Sunday, November 5, 2017

November Campaign Design III - The Religion Question

As mentioned in the previous post in this series, here's the trimmed-down map that only focuses on the northern, settled, parts of the continent (which I've christened "Lost Artanis"):


The map has a scale of 10 miles per hex. The eastern areas definitely need some more detailing, and I might throw another large lake in there to break up the landmass and give things an interesting contour.

I also realized I need names for the home countries of these colonies. New Valais is obvious, of course, with its people coming from Valais, and being beholden to the king of that nation. Aedgaria is a colony of the kingdom of Wynnland, a rather conventional, bucolic place; while Lippegen is a colony of the Dual Kingdom of Grott-Heimburg, with its two kings who swap out the duties of royalty as the seasons turn, with one being the Winter King and the other the Summer King.

Regarding the question of religion, I've already decided I want Aedgaria to be a traditional cleric-based religion, and Valais will be drudical in nature. That still leaves the question of what to do with Lippegen. I could go with something completely new, or I could go with another clerical land, but with a different spin than Aedgaria. Since I already have one country that is completely different (Valais), I'm going to go with the option I think lends itself to the most dramatic possibilities, and say that Lippegen and Aedgaria share a religion, but that they are in schism, and thus each regards the other as heretical.

This religious tension can flare up and be tamped down from time to time, with hostility increasing or decreasing as events unfold. It gives me another arrow in my quiver for making plot-advancing events come to life.  So what's the deal with this religion in crisis?

The Church of the Holy Kin is based on the worship of the Holy Family, a trio of gods that is said to have created the world and who are related to one another. There are no evil deities, but demons, devils, daemons, and etc. take that role. The Holy Family consists of:

Adar - Sky father, appears as a powerfully-built human male with the head of a lion. Neutral good. Greater god. God of the sky and weather, storms and the rain that quickens the fields. He is prayed to in most circumstances, especially for fair winds, gentle rains, and good weather. He is also god of craftsmen. A primordial being with no father or mother.

Amara - Earth Mother, appears as a beautiful woman with the head of a falcon. Chaotic good. Greater goddess. Goddess of the earth, plants, animals, and agriculture. She is prayed to for bountiful crops and game, and also in childbirth and healing in general. A primordial being with no father or mother.

Kest - The Joyous Warrior, appears as a prototypical knight in shining armor, with great eagle wings, or a beautiful young girl, scantily clad, with butterfly wings. Lawful good. Lesser god. God of war, victory, chivalry, and knighthood as well as sex, lust, food, drink, and pleasures of the flesh. S/he is prayed to for victory in battle. Child of Adar and Amara.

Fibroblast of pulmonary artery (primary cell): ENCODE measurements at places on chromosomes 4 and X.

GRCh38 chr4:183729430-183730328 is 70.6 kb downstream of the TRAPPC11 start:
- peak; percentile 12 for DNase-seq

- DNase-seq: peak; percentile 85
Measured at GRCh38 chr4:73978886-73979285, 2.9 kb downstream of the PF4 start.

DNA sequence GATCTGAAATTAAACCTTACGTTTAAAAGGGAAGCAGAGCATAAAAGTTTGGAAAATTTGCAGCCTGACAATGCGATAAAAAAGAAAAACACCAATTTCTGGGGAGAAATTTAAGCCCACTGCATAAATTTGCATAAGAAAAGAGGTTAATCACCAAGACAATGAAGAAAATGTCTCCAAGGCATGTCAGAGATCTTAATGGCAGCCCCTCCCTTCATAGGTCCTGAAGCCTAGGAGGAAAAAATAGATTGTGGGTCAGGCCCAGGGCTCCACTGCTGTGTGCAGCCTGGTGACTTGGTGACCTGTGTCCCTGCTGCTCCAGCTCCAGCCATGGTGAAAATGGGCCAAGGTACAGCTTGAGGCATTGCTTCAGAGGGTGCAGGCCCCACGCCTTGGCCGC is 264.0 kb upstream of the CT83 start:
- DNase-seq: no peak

Temples of the Church are dedicated to all three members of the Holy Family, as are clerics. The idea of a cleric dedicated to a single member of the Family is unknown. Clerics wear blue and white, and are as described in the Players Handbook. The religion is a moralistic one, embracing the tenets of Good, imported from a now-destroyed city-state of great splendor in the distant past. 

There are, however, specialty clerics that arise in different places and cities, emphasizing particular aspects of life that are of particular interest to their faithful. Naturally, Lippegen and Aedgaria have their own, and some from Hanar (the home continent off to the west across the Stormsea) will have come themselves as settlers. No specialty clerics trained in Artanis will be anything other than Lippegen or Aegarian Order. Here are a few such orders of specialty clerics that could be found:

Lippegen Order specialty clerics: AL LG, LN, NG; RA blue and white tunic and leggings with green and yellow trim; WPN longsword*, dagger, spear; SPL tracking as a ranger 2 levels lower; ADD burning hands, locate plants, slow poison, stoneskin, transmute rock to mud. The Lippegen Order evolved to be more aggressive and warlike, while at the same time gaining skills that are helpful in a new environment.

Aedgarian Order specialty clerics: AL LG, NG, CG; RA blue and white tunic and leggings with red and white trim; WPN flail, battle axe, horseman's pick; SPL re-roll all 1's when curing wounds; ADD animal friendship, charm person or mammal, plant growth, animal summoning I, animal summoning II, commune with nature, anti-animal shell. Such clerics are well-suited to the rigors of life on an untamed continent. It is possible that a North Aedgarian and South Aedgarian order will emerge at some point, but it has not occurred yet.